Saturday, July 19, 2008

The tale of the very expensive hernia sac


Posting from the Inxpot in Keystone this morning.....sunny skies, cool mountain air, glorious!

One cannot pick up the newspaper, surf Al Gore's invention, listen to the radio or catch a bit of the news without some dire warning about the expense of medical care spiraling out of control. Despite the feelings of many in Washington, most of us on this end of the scalpel (or stethoscope) really aren't interested in pursuing costly therapies without significant benefits. Sometimes, the academic guys do a bang-up job of dropping the hammer on once promising treatments which have questionable value. Here's a case in point:

Abdominal hernia repair with bridging acellular dermal matrix --- an expensive hernia sac (gotta love that title) is an article in this month's American Journal of Surgery. Before getting into the meat of the article, a lttle background is in order. Let's walk through a very real scenario:

30 year old male is brought to the ED via private vehicle and is unceremoniously dumped at the door. When discovered by the security staff, he is found to be clutching his abdomen, and there is something other than salsa dripping through his shirt. By the time he is whisked into the trauma room, he is cool, diaphoretic, tachycardic, tachypneic, and has a BP in the 60s. In short, he is dying from a gunshot wound to the abdomen.

All of the usual activity ensues --- lines, foley, quick chest X-ray, fluids, and blood. In the OR, he is found to have an injury to the left iliac artery and vein, the ureter, and sigmoid colon. Oh, poop. And he remains pretty unstable to boot. Time for a little damage control surgery --- stop the bleeding, basically, and do everything possible to warm him up and resuscitate him. No sense in dealing with the other injuries, because the more time spent diddling around the higher the chance is he won't survive --- Mr. Freeze is not the desired result, as a cold, underperfused patient in the OR is a patient who may need a celestial transfer. The colon is stapled off and the ureteral injury is drained. There remains one small problem. You can't close the abdominal wall.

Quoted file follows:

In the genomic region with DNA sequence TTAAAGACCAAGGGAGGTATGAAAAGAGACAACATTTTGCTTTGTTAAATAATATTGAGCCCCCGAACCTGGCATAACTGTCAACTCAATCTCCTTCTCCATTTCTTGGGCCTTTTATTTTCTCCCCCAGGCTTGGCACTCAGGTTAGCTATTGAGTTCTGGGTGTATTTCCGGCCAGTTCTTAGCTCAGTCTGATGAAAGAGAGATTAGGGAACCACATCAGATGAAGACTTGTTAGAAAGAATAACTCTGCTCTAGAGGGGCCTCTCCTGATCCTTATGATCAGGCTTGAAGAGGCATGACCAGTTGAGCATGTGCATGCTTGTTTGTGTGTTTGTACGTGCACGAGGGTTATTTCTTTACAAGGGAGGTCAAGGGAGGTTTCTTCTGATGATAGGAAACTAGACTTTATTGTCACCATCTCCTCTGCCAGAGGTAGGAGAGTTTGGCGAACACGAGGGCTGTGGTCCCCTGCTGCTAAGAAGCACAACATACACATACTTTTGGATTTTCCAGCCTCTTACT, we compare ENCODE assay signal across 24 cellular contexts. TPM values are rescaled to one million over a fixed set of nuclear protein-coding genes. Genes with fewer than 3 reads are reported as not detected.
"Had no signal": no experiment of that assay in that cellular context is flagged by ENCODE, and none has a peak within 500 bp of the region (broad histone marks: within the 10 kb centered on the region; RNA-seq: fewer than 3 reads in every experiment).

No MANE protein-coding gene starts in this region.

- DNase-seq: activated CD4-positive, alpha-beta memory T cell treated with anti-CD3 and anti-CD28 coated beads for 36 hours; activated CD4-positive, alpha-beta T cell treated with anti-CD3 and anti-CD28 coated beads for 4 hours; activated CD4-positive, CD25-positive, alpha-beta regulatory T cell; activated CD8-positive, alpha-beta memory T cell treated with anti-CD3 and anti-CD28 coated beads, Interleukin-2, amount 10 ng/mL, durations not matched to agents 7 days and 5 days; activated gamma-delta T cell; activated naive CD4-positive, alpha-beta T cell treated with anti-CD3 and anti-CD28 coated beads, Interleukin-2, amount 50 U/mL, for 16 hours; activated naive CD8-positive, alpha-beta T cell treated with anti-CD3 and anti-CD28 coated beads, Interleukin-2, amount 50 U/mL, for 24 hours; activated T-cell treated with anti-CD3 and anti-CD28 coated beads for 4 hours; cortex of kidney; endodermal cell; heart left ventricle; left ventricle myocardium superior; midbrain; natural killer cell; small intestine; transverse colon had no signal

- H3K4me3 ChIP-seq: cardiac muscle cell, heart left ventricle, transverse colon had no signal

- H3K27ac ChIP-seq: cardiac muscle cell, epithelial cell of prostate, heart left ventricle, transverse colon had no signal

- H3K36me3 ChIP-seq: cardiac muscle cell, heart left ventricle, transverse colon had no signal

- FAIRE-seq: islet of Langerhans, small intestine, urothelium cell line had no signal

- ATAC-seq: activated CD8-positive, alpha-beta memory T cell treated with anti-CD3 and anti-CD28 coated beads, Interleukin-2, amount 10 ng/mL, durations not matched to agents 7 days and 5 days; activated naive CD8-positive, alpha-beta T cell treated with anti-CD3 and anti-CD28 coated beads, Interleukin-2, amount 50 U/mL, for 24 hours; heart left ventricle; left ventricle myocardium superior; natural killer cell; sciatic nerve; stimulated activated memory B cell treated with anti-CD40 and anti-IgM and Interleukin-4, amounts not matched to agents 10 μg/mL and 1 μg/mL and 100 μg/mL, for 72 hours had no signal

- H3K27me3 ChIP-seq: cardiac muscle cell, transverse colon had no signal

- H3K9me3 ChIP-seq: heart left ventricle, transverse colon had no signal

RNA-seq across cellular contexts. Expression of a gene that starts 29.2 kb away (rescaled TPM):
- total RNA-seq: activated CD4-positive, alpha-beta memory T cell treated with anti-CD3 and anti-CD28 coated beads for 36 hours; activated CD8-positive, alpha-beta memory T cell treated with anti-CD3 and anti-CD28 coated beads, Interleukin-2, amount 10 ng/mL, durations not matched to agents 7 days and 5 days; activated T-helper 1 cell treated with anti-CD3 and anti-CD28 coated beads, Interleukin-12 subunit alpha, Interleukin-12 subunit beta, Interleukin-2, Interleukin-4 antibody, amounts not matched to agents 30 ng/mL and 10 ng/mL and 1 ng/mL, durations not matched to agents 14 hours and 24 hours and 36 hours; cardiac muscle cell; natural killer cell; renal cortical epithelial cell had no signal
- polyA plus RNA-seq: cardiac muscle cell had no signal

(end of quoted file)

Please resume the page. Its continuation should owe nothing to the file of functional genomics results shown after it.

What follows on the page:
When I talk to non-surgical types about this, they usually look at me with the kind of stare that says "boy, you must have gotten your surgical training at the University of Phoenix!" But this is a real phenomenon -- the body is desparately trying to hold onto fluid in an attempt to save itself from shock, and we are giving it as fast as we can to do the same thing. Unfortunately, there is no "perfect balance," and the shock state (for lack of a better way of explaining it) allows a boatload of fluid to escape the friendly confines of blood vessels and into tissues everywhere. This causes at times massive swelling, including of every cell in the abdomen. Putting the chitlins back in at that point is like trying to stuff my rear into an extra small pair of Lycra bike shorts --- it just isn't possible, and it looks pretty ugly while you are trying. If we actually succeed, then the patient will likely suffer from abdominal compartment syndrome --- basically, too much pressure in the abdominal cavity to allow blood to return to the heart and to perfuse the kidneys, and with enough upward pressure on the diaphragm to prevent adequate ventilation. Imagine me turning blue with a pair of XS Lycra bike shorts on, and you've got the picture.